A wide range of trips throughout Southcentral Alaska.
Anchorage: 13°/30°/Mostly cloudy
Fairbanks: -23°/7°/Mostly sunny
Put on your parka and cheer for the huskies and mushers
Many of Alaska's sled-dog races go out into remote areas, but fans can see the mushers and their teams at the start and finish.
The racing season runs from January to mid-March, when the last Iditarod musher claims the Red Lantern at the finish line in Nome.
The most famous of Alaska's races, this March contest begins in Anchorage and is won in Nome about 10 days later. The race is said to be 1,049 miles long, although the actual mileage is more than 1,100.
The race gets off to a ceremonial start in Anchorage, and after a short ride in the state's biggest city, the dogs are put into the mushers' trucks and taken north of Cook Inlet, where the race begins for real the next morning, usually at Wasilla.
The Yukon Quest is known for its difficulty as it runs between Fairbanks, Alaska, and Whitehorse, Yukon Territory. Mushers compete in often extreme cold during February, when the days are short.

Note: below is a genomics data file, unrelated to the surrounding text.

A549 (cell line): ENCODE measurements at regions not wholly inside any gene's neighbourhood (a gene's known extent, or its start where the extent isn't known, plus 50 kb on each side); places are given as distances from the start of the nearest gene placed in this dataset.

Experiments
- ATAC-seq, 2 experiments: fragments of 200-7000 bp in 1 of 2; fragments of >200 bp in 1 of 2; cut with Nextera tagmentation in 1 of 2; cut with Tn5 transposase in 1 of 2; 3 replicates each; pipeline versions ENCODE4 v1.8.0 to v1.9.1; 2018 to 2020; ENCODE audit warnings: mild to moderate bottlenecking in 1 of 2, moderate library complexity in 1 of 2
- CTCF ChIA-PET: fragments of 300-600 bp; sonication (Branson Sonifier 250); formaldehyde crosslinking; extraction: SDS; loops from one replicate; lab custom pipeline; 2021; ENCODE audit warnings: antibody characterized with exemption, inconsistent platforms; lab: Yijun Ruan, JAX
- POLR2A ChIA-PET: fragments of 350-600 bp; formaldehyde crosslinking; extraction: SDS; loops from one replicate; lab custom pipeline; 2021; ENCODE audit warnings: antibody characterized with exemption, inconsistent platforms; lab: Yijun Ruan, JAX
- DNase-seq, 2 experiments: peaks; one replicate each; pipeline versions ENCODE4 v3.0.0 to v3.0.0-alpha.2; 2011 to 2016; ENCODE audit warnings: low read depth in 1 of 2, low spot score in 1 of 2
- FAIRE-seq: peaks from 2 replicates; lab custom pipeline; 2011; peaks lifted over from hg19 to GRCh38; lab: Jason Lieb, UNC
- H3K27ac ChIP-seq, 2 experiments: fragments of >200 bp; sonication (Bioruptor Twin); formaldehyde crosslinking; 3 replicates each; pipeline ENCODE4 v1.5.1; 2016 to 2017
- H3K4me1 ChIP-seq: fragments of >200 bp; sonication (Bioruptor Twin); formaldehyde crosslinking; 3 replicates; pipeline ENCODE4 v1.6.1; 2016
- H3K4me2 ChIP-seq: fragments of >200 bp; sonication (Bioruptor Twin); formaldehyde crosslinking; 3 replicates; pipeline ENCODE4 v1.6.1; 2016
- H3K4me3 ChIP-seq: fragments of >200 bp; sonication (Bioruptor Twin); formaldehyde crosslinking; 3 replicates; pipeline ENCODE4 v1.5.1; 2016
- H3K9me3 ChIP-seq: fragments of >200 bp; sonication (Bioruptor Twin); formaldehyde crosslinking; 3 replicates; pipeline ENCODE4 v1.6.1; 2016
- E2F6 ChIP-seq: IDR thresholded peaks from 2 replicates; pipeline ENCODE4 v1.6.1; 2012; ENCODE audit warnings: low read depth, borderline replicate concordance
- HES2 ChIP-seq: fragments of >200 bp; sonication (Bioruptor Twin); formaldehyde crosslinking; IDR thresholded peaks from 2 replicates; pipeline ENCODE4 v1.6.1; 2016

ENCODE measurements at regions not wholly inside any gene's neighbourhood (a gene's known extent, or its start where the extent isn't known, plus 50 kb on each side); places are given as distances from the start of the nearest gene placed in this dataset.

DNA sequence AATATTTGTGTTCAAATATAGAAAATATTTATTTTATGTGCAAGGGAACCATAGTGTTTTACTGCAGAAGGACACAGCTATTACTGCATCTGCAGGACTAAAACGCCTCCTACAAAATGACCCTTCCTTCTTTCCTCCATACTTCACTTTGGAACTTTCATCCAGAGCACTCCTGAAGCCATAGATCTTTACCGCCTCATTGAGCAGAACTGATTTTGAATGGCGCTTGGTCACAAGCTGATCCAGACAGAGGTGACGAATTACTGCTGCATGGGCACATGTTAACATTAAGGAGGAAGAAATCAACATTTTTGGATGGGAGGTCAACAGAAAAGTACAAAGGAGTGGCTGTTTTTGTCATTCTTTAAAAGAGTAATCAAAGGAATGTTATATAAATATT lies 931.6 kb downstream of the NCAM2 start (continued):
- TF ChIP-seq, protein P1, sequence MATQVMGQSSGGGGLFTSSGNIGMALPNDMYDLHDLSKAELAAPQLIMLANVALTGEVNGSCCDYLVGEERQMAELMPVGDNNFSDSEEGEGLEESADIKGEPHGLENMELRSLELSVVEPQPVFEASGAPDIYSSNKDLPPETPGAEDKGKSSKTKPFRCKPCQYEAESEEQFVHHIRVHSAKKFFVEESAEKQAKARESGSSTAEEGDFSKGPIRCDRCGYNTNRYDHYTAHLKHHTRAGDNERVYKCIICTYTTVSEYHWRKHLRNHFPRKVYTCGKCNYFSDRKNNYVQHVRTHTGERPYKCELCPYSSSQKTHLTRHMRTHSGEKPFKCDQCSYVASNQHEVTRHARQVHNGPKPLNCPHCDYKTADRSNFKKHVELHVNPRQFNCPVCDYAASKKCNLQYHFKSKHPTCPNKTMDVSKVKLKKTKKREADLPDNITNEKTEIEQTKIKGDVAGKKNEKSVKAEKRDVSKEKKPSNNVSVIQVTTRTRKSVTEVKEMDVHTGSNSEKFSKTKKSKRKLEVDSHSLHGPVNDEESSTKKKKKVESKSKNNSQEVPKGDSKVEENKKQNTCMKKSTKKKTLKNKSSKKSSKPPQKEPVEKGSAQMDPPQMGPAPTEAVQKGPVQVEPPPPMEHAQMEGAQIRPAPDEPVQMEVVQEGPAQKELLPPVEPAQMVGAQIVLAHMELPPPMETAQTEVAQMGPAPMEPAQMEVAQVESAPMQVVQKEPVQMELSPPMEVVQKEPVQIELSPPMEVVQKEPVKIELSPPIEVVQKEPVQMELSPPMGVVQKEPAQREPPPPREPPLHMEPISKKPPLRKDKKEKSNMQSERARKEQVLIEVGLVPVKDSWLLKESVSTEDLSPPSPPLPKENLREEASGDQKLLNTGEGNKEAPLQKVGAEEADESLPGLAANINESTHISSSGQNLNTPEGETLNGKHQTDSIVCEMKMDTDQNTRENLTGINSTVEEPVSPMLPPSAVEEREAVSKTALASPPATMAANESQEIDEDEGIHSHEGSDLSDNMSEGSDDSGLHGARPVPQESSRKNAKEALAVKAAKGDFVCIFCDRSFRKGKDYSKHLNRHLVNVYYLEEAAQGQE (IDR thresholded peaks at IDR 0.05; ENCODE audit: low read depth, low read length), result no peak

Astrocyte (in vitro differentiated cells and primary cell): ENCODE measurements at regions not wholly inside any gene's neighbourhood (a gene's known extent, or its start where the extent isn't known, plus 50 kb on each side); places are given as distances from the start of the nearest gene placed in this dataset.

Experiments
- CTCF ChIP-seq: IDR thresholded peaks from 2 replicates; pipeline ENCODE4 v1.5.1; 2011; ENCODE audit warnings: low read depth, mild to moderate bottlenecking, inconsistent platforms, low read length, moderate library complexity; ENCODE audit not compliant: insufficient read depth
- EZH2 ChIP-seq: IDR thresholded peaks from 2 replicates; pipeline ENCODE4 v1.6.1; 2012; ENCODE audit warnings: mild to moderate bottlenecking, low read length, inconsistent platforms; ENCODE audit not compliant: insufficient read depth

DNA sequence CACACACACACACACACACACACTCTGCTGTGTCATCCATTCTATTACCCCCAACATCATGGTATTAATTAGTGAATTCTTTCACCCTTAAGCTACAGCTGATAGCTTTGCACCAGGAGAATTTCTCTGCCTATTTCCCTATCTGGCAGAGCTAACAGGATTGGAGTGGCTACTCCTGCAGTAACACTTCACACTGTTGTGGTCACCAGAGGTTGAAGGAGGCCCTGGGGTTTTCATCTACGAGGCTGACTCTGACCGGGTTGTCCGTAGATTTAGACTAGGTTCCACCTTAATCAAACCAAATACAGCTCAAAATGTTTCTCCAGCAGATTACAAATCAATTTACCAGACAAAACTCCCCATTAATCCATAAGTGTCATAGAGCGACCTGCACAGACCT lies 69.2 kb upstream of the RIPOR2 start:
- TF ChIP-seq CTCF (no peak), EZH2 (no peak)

In even-numbered years, the 1,000-mile race starts in Fairbanks. In odd-numbered years, it starts in Whitehorse.
The Kuskokwim 300 runs on the mighty Kuskokwim River of southwestern Alaska. The January race starts in Bethel and runs 150 miles upriver to Aniak and back. It's often known as the Kusko 300.
The Copper Basin 300 starts in Glennallen, near the Canadian border, and makes a loop. Many Iditarod mushers tune up for the big race here, and other mushers use it to prove their mettle.
The Kenai Peninsula's big race is the Tustumena 200 in late January. After a ceremonial start on a Saturday morning in the city of Kenai, the race begins for real that afternoon at Kasilof's Tustumena Lodge.
The Junior Iditarod, for mushers under 18, covers part of the Iditarod Trail, with mushers going from Wasilla to Yentna and back. The two-day race precedes the Iditarod Trail Sled Dog Race.
The World Championship sled-dog races are held during a weekend of Anchorage's winter festival in February. The Fur Rondy sprint races start downtown, loop south into the forest and return to downtown.
Two February weekends in Fairbanks are dedicated to the North American Championships, the Limited and the Open. These are sprint races.
Anchorage and Fairbanks have mushing clubs with weekend races at local tracks.